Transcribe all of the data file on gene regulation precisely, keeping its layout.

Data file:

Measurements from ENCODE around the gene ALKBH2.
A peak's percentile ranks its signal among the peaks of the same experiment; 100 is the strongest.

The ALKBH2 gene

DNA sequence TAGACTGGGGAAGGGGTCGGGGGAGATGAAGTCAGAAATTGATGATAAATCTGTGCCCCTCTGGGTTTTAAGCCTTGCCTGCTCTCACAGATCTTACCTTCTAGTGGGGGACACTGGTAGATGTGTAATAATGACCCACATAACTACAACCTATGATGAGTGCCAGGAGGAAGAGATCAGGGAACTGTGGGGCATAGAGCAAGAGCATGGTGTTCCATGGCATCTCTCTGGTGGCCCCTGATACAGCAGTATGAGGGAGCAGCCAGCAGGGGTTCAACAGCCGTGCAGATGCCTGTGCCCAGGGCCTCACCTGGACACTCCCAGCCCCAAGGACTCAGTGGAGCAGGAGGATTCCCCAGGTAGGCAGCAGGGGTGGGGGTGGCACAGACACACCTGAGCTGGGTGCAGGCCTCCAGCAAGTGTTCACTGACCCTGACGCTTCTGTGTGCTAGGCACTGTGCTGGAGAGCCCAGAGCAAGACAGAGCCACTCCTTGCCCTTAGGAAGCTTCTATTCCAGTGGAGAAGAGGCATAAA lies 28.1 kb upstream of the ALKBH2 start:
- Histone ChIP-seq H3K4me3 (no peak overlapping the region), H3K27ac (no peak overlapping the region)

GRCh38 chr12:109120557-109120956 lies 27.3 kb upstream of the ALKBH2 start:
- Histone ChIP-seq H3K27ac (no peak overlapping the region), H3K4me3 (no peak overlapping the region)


Measurements from ENCODE around the gene ALKBH2.
A peak's percentile ranks its signal among the peaks of the same experiment; 100 is the strongest.

The ALKBH2 gene

DNA sequence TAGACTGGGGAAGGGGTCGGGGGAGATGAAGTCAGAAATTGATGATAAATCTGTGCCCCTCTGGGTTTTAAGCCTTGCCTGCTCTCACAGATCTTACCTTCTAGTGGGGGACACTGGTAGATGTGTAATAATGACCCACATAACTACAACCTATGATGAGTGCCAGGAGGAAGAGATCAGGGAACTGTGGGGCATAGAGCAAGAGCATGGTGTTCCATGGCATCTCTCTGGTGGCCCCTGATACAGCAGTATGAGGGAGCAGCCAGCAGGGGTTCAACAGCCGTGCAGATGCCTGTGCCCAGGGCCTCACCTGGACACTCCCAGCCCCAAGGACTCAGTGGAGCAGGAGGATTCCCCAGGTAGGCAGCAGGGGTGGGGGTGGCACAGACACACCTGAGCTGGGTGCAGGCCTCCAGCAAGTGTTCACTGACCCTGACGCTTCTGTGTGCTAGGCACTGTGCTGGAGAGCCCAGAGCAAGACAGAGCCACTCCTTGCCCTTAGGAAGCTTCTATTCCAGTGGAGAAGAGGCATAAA lies 28.1 kb upstream of the ALKBH2 start:
- Histone ChIP-seq H3K4me3 (no peak overlapping the region), H3K27ac (no peak overlapping the region)

GRCh38 chr12:109120557-109120956 lies 27.3 kb upstream of the ALKBH2 start:
- Histone ChIP-seq H3K27ac (no peak overlapping the region), H3K4me3 (no peak overlapping the region)